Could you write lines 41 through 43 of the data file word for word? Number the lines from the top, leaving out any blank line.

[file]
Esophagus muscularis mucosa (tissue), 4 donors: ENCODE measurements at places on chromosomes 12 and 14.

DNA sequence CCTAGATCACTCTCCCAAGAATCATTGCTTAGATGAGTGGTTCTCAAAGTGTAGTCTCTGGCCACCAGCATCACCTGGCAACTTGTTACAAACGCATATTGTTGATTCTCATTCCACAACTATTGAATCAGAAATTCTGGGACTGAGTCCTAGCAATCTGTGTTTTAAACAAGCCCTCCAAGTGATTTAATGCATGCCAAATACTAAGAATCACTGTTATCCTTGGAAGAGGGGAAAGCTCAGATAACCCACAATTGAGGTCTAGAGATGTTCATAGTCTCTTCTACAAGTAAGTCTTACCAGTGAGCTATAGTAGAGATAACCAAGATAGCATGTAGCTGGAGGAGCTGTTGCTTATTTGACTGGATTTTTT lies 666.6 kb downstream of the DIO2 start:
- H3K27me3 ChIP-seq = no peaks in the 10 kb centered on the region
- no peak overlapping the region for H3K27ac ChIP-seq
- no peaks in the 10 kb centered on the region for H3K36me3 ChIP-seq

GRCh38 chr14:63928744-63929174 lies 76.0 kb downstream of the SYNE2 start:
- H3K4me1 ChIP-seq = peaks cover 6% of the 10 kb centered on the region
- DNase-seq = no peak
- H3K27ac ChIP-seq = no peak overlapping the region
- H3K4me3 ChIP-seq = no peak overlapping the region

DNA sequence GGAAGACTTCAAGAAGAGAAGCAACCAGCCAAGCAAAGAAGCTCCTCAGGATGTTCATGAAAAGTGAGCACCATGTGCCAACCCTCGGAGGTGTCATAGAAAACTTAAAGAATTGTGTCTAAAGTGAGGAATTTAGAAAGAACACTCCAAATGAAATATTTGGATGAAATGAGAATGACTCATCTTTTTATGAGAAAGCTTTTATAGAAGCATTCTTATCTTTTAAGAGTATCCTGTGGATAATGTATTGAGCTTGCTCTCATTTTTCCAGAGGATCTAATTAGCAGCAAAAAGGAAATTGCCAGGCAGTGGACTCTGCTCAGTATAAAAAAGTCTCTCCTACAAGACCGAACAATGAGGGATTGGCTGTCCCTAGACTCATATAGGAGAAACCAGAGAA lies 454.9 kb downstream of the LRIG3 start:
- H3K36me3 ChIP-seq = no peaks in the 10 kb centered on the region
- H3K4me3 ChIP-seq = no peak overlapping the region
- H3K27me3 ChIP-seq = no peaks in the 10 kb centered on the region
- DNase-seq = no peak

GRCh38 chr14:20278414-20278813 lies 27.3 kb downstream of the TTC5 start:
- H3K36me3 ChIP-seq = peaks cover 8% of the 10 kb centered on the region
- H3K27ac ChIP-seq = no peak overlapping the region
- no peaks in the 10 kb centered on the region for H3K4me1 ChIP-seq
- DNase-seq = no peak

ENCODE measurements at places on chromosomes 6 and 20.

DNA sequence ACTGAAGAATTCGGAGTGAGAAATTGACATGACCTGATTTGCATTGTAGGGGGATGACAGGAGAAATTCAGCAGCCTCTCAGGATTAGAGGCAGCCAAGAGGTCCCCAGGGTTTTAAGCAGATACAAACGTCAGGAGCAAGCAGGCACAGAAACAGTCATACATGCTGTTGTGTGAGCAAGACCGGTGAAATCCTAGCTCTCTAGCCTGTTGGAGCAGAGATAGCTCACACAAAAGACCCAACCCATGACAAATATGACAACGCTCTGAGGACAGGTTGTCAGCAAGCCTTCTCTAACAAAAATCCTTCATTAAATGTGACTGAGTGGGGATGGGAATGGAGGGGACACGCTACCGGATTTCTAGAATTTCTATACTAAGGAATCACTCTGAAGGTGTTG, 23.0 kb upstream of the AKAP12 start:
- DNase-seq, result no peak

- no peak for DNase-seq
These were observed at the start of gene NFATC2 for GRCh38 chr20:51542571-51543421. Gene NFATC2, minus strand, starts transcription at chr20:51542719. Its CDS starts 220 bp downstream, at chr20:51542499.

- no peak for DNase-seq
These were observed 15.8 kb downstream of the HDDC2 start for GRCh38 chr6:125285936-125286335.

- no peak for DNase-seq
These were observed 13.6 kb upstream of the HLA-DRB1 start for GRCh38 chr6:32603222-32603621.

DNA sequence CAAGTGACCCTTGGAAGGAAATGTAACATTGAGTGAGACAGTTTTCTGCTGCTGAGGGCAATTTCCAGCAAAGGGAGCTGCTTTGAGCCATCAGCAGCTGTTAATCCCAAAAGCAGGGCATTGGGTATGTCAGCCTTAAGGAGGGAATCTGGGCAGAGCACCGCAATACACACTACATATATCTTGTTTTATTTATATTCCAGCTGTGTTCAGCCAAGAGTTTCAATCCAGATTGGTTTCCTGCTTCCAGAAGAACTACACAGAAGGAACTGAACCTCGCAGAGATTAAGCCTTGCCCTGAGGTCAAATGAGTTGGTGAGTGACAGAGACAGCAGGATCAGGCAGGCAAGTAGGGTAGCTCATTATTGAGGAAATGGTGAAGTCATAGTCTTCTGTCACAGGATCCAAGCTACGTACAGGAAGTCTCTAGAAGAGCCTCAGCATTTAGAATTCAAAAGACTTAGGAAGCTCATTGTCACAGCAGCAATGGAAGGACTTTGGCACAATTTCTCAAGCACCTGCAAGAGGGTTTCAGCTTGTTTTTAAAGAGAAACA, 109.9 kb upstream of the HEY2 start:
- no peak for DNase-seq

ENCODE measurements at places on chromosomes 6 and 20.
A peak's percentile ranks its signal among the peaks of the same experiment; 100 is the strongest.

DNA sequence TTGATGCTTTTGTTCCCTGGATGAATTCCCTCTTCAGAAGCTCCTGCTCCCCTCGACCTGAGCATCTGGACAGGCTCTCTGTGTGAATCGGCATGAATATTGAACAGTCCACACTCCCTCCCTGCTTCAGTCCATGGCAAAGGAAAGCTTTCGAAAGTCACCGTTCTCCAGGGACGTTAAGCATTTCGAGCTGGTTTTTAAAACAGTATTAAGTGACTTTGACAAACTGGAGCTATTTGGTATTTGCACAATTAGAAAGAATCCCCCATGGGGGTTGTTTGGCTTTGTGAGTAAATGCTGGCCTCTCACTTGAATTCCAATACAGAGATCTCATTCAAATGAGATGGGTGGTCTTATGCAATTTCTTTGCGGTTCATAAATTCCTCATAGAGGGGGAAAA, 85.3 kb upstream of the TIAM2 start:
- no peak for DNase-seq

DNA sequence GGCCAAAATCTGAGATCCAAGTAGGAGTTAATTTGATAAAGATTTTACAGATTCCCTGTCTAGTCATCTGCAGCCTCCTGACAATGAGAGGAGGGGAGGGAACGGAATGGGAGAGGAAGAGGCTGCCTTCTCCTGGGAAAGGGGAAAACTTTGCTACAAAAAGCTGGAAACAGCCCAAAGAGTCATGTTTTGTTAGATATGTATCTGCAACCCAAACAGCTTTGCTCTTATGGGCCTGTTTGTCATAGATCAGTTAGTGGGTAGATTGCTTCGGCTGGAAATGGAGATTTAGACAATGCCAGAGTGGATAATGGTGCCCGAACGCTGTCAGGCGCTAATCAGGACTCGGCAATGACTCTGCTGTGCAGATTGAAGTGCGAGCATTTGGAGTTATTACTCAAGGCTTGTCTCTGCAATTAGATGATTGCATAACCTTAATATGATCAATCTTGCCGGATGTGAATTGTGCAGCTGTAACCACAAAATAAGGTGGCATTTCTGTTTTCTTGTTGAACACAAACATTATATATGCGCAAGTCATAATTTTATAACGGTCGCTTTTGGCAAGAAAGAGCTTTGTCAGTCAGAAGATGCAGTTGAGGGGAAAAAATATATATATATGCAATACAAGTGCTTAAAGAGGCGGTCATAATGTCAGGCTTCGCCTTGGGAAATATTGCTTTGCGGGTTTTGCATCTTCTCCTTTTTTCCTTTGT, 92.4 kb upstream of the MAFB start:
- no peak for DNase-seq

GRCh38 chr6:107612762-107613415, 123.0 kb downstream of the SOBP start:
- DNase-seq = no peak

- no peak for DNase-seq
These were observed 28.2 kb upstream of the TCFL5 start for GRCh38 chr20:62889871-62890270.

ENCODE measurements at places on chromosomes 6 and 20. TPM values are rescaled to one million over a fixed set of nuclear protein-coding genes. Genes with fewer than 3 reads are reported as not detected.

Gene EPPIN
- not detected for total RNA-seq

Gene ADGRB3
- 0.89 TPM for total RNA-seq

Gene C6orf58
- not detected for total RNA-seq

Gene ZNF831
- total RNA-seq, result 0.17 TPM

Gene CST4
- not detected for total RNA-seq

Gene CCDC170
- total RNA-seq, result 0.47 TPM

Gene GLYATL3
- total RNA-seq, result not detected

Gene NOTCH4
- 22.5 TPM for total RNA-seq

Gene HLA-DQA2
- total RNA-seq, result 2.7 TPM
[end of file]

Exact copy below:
These were observed 28.2 kb upstream of the TCFL5 start for GRCh38 chr20:62889871-62890270.

ENCODE measurements at places on chromosomes 6 and 20. TPM values are rescaled to one million over a fixed set of nuclear protein-coding genes. Genes with fewer than 3 reads are reported as not detected.

Gene EPPIN